5    Trace.

       Grig has	its own	debug message handler, which will manage messages from
       hamlib too.  The	messages are printed to	STDERR by default but they can
       be redirected to	a file.	 In bash shell you would write something like:

	    grig [options] 2> grig.log

       You can then use	the Message Window in the View menu to view these mes-
       sages.  The  debug messages printed by grig a formatted in a structured
       way with	each line containing both time,	source and level of  the  mes-
       sage.  Each  field  is separated	with ;;	so you can also	import the log
       file into a spread sheet	for further analysis.

       Grig 0.8.1 supports the most commonly used CAT command  implemented  by
       hamlib.	These  include	frequency, mode, filter	and various level set-
       tings. Please note that not all features	have  been  thoroughly	tested
       since  I	 don't	have  access to	any modern high-end radios. Therefore,
       comments	regarding success or failure in	using grig will	be highly  ap-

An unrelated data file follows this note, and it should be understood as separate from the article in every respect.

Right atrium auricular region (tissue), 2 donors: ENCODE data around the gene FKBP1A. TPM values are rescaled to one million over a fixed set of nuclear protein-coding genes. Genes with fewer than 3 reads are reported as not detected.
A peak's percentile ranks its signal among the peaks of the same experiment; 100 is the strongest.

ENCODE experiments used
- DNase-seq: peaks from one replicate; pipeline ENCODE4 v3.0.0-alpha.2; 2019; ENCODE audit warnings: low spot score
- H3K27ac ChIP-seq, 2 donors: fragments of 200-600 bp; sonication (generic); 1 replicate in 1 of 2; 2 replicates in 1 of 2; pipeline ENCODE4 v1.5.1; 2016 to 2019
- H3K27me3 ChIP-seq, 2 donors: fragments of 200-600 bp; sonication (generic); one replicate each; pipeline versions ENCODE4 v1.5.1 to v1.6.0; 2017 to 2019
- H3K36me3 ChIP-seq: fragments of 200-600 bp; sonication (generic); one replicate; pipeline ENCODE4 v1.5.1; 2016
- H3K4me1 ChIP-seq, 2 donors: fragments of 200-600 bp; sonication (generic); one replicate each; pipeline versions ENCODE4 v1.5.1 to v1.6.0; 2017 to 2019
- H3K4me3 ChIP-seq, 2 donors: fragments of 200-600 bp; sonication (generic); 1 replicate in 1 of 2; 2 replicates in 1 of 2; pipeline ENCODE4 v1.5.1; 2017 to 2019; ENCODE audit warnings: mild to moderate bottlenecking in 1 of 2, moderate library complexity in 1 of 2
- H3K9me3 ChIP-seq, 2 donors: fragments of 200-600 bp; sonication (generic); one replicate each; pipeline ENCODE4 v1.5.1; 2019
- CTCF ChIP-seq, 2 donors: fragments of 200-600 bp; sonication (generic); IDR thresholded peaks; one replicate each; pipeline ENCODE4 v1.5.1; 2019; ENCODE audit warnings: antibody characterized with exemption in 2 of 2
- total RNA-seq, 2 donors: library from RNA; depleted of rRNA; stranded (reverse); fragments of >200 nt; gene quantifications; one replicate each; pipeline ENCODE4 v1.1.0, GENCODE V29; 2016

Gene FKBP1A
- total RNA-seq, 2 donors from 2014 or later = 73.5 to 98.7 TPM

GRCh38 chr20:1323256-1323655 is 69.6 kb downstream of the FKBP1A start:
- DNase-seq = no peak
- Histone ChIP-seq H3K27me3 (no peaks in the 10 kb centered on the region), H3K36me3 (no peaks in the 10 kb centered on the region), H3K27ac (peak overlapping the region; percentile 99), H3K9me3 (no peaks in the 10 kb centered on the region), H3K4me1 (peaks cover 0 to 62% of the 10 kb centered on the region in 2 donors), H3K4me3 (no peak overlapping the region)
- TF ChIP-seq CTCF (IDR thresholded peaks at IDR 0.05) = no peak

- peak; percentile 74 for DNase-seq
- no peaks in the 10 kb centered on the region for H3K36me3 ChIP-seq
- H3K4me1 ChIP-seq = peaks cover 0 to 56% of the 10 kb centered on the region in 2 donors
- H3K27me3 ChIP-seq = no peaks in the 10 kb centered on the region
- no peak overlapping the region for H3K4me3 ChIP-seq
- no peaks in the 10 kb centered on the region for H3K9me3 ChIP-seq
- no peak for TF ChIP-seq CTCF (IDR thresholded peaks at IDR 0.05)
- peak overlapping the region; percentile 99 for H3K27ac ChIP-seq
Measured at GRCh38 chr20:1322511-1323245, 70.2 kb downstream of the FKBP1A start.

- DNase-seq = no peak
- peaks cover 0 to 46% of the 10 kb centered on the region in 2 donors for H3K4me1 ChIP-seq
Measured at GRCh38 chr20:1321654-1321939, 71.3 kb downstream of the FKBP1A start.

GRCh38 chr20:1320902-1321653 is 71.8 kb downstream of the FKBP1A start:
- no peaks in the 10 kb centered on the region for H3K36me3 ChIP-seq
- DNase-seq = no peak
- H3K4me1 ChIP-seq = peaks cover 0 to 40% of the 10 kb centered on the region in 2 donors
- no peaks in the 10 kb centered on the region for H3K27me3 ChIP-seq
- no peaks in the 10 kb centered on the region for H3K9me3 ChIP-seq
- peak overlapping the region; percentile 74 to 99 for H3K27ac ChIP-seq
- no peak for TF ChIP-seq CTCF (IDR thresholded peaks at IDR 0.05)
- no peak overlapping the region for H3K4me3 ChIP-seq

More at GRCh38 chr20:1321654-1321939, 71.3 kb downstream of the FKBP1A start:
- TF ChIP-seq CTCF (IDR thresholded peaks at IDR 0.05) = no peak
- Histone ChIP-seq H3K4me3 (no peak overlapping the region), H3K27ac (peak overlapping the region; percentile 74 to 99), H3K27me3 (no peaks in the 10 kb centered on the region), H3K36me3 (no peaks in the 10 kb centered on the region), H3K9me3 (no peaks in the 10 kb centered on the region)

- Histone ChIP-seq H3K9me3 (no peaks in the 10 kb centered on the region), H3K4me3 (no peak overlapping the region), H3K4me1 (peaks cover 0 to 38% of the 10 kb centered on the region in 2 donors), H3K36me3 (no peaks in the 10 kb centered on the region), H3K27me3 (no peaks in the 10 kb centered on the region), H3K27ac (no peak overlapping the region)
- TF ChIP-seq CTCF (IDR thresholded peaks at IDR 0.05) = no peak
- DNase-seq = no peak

Buffer Overflow in Radio
	      By default, grig tries to	execute	rig commands as	fast as	possi-
	      ble in order to achieve an almost	real-time remote control expe-
	      rience. This strategy has	turned out to cause problems with some
	      radios, probably because these radios acknowledge	the  reception
	      of  a  command  before  executing	them, whereby the next command
	      will be sent before the previous one has	terminated.  To	 avoid
	      any possible buffer overflow in these situations,	one can	try to
	      experiment with the -D or	--delay	command	line  argument,	 which
	      will  put	 the specified delay in	between	each executed command.
	      The default value	is 10 milliseconds and the  smallest  possible
	      value  is	 1  millisecond	(if one	specifies 0 millisecond	on the
	      command line, the	default	value will be
	       used).  If you find a value which is better for your radio than
	      the default value, please	let us know about it.

       Daemon Never Starts on FreeBSD
	      There  have  been	 reports  on that the new, thread-based	daemon
	      process is never	started	 on  FreeBSD,  while  the  old,	 time-
	      out-based	daemon worked fine. It is therefore possible to	choose
	      the two ways to run the daemon process. The default is  the  new
	      thread based daemon, but if you use FreeBSD and nothing seems to